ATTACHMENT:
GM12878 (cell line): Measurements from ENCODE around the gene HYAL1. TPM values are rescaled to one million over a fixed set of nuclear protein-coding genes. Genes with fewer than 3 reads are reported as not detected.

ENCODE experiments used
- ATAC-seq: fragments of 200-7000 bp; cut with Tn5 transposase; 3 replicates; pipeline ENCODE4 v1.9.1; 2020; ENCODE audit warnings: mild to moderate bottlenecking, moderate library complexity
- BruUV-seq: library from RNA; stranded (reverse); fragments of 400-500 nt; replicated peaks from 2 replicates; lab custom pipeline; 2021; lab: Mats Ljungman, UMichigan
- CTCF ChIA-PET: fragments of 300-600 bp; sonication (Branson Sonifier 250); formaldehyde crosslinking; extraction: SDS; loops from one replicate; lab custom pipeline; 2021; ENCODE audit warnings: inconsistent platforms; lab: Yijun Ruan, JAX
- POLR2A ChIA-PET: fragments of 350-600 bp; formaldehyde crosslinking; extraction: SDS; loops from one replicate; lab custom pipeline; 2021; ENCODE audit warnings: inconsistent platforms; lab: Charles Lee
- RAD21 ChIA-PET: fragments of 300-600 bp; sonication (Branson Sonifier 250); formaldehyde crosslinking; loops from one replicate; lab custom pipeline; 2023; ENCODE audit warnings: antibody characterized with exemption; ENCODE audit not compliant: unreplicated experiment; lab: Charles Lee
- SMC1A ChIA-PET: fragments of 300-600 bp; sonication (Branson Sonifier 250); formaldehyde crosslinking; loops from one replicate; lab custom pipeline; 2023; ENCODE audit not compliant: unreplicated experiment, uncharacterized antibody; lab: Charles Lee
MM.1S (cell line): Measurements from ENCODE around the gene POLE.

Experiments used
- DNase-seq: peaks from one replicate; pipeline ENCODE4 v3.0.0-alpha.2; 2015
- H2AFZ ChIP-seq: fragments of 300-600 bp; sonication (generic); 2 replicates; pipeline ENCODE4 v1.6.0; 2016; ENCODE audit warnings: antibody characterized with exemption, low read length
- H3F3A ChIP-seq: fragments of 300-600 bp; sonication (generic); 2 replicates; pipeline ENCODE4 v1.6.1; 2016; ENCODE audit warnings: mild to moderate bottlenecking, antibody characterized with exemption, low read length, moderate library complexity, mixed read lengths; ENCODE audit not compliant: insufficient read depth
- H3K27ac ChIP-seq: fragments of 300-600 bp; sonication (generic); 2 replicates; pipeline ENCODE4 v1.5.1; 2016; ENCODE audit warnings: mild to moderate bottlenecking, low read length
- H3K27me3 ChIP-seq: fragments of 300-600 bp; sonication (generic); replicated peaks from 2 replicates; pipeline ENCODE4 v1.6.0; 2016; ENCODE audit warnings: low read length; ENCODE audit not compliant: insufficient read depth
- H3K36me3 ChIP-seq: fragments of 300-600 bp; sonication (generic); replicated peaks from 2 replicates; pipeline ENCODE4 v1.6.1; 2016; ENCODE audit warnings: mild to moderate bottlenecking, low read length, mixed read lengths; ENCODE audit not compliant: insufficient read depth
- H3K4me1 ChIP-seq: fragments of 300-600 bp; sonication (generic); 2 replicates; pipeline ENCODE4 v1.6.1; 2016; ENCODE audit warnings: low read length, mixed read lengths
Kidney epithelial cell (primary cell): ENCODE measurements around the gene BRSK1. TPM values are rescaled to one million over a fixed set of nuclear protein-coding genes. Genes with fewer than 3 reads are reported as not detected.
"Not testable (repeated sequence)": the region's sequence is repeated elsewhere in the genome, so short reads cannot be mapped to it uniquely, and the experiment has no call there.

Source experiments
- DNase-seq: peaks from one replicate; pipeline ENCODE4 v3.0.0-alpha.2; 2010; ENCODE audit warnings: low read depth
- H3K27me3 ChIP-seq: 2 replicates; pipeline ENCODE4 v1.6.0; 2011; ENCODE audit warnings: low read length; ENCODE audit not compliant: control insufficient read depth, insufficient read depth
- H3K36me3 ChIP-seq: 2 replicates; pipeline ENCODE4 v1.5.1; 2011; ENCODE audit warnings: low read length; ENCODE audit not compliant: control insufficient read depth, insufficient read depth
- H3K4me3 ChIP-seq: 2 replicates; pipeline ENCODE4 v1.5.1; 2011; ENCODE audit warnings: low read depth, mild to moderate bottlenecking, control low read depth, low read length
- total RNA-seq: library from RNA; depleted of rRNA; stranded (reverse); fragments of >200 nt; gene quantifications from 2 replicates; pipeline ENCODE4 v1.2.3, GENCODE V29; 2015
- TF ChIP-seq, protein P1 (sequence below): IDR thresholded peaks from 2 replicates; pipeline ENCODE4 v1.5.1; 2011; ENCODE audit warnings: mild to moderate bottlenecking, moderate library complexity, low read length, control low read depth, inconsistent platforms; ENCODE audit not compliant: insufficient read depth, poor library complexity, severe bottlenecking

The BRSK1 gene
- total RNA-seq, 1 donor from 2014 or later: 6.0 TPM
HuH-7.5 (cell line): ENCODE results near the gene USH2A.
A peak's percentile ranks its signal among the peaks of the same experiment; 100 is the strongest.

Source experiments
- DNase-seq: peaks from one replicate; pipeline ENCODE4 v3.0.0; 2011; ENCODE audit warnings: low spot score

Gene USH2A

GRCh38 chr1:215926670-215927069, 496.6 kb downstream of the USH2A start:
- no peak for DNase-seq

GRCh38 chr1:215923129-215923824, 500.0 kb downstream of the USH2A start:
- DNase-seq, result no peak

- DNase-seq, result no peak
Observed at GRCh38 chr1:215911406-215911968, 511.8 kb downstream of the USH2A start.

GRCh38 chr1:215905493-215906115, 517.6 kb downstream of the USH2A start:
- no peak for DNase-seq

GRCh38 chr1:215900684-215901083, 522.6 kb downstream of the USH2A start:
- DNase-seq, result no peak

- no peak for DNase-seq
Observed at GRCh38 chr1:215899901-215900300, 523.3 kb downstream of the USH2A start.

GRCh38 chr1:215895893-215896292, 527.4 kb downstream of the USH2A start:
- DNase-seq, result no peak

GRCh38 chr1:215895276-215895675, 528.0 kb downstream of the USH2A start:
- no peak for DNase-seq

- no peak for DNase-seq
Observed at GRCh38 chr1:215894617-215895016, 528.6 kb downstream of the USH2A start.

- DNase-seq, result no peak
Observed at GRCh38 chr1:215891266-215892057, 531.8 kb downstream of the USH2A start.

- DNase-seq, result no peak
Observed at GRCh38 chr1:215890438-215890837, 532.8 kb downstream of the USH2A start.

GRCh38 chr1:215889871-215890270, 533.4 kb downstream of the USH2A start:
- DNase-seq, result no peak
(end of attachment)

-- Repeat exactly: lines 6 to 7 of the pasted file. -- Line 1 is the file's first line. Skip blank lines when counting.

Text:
- POLR2A ChIA-PET: fragments of 350-600 bp; formaldehyde crosslinking; extraction: SDS; loops from one replicate; lab custom pipeline; 2021; ENCODE audit warnings: inconsistent platforms; lab: Charles Lee
- RAD21 ChIA-PET: fragments of 300-600 bp; sonication (Branson Sonifier 250); formaldehyde crosslinking; loops from one replicate; lab custom pipeline; 2023; ENCODE audit warnings: antibody characterized with exemption; ENCODE audit not compliant: unreplicated experiment; lab: Charles Lee